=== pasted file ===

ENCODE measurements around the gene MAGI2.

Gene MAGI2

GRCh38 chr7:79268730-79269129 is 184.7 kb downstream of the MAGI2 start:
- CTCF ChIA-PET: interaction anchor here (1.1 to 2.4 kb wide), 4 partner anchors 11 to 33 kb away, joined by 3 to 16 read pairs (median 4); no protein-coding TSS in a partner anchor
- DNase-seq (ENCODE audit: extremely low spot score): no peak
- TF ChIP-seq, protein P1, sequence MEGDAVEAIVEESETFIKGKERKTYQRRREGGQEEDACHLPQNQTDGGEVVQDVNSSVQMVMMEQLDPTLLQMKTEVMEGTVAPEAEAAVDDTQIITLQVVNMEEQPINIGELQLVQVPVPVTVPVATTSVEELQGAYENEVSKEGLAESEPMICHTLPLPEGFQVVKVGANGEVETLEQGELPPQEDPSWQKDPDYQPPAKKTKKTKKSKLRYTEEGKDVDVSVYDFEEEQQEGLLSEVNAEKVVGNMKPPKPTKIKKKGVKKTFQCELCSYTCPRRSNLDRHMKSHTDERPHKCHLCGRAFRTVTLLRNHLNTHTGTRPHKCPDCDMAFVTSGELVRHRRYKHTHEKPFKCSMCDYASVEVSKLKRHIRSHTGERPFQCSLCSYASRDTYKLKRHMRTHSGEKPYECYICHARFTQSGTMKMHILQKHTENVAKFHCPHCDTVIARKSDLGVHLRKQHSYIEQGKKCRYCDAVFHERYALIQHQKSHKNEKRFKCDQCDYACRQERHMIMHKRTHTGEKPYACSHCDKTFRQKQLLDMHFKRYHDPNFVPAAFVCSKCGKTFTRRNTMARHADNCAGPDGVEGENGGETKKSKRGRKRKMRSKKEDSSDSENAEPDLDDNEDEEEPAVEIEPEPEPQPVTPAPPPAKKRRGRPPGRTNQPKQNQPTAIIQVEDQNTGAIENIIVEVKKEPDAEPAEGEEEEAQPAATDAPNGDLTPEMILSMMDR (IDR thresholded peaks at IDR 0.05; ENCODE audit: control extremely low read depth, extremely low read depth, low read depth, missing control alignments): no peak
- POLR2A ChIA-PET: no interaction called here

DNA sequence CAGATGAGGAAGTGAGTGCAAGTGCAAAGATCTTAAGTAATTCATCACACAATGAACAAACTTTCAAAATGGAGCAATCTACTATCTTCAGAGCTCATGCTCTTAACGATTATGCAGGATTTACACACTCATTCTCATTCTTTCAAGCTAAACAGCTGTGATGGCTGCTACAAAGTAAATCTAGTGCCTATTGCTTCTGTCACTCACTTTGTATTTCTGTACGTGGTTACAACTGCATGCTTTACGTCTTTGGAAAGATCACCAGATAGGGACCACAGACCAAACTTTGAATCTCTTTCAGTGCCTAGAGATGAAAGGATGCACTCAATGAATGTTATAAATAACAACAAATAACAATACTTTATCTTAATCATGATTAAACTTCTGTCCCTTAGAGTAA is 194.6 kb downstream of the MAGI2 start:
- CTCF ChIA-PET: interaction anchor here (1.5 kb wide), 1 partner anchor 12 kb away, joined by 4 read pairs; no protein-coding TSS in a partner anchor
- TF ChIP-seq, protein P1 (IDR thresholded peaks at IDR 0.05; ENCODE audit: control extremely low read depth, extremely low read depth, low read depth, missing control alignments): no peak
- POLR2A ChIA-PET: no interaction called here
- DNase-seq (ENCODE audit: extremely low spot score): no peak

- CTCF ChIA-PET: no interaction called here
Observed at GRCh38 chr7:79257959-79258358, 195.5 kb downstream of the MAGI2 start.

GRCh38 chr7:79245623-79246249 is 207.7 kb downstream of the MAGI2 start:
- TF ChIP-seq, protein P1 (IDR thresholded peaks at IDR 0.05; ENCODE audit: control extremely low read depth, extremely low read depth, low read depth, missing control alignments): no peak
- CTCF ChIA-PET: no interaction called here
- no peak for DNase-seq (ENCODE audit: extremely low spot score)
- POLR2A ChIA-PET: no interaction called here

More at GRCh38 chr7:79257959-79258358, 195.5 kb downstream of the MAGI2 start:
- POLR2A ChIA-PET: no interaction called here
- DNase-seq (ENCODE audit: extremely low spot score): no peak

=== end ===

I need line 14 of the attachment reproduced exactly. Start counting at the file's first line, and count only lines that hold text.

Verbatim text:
Observed at GRCh38 chr7:79257959-79258358, 195.5 kb downstream of the MAGI2 start.